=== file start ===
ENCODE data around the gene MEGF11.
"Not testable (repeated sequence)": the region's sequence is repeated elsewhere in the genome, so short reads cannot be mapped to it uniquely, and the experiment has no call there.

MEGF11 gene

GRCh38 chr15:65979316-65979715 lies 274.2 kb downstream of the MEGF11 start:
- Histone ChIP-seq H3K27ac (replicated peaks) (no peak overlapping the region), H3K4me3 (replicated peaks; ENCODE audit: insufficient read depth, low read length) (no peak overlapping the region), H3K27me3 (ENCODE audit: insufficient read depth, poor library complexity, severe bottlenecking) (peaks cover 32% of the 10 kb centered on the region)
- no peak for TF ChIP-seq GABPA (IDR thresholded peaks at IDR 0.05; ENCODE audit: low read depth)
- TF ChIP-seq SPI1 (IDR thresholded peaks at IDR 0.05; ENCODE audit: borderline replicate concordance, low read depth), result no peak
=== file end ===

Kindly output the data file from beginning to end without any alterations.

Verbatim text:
ENCODE data around the gene MEGF11.
"Not testable (repeated sequence)": the region's sequence is repeated elsewhere in the genome, so short reads cannot be mapped to it uniquely, and the experiment has no call there.

MEGF11 gene

GRCh38 chr15:65979316-65979715 lies 274.2 kb downstream of the MEGF11 start:
- Histone ChIP-seq H3K27ac (replicated peaks) (no peak overlapping the region), H3K4me3 (replicated peaks; ENCODE audit: insufficient read depth, low read length) (no peak overlapping the region), H3K27me3 (ENCODE audit: insufficient read depth, poor library complexity, severe bottlenecking) (peaks cover 32% of the 10 kb centered on the region)
- no peak for TF ChIP-seq GABPA (IDR thresholded peaks at IDR 0.05; ENCODE audit: low read depth)
- TF ChIP-seq SPI1 (IDR thresholded peaks at IDR 0.05; ENCODE audit: borderline replicate concordance, low read depth), result no peak